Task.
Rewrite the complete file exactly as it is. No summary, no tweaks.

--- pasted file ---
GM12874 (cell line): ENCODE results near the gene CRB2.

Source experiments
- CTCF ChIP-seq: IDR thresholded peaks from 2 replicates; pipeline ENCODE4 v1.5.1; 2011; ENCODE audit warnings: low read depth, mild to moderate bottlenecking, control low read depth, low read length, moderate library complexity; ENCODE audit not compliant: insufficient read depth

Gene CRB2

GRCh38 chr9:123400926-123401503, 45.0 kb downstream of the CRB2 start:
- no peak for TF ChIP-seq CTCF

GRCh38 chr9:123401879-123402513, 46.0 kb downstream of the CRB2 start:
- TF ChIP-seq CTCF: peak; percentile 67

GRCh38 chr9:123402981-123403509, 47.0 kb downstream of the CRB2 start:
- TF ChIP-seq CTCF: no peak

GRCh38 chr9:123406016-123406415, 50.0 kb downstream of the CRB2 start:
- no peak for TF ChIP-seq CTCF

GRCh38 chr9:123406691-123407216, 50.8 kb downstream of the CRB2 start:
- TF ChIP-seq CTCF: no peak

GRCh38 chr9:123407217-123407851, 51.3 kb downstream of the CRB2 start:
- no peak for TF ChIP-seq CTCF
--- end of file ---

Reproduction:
GM12874 (cell line): ENCODE results near the gene CRB2.

Source experiments
- CTCF ChIP-seq: IDR thresholded peaks from 2 replicates; pipeline ENCODE4 v1.5.1; 2011; ENCODE audit warnings: low read depth, mild to moderate bottlenecking, control low read depth, low read length, moderate library complexity; ENCODE audit not compliant: insufficient read depth

Gene CRB2

GRCh38 chr9:123400926-123401503, 45.0 kb downstream of the CRB2 start:
- no peak for TF ChIP-seq CTCF

GRCh38 chr9:123401879-123402513, 46.0 kb downstream of the CRB2 start:
- TF ChIP-seq CTCF: peak; percentile 67

GRCh38 chr9:123402981-123403509, 47.0 kb downstream of the CRB2 start:
- TF ChIP-seq CTCF: no peak

GRCh38 chr9:123406016-123406415, 50.0 kb downstream of the CRB2 start:
- no peak for TF ChIP-seq CTCF

GRCh38 chr9:123406691-123407216, 50.8 kb downstream of the CRB2 start:
- TF ChIP-seq CTCF: no peak

GRCh38 chr9:123407217-123407851, 51.3 kb downstream of the CRB2 start:
- no peak for TF ChIP-seq CTCF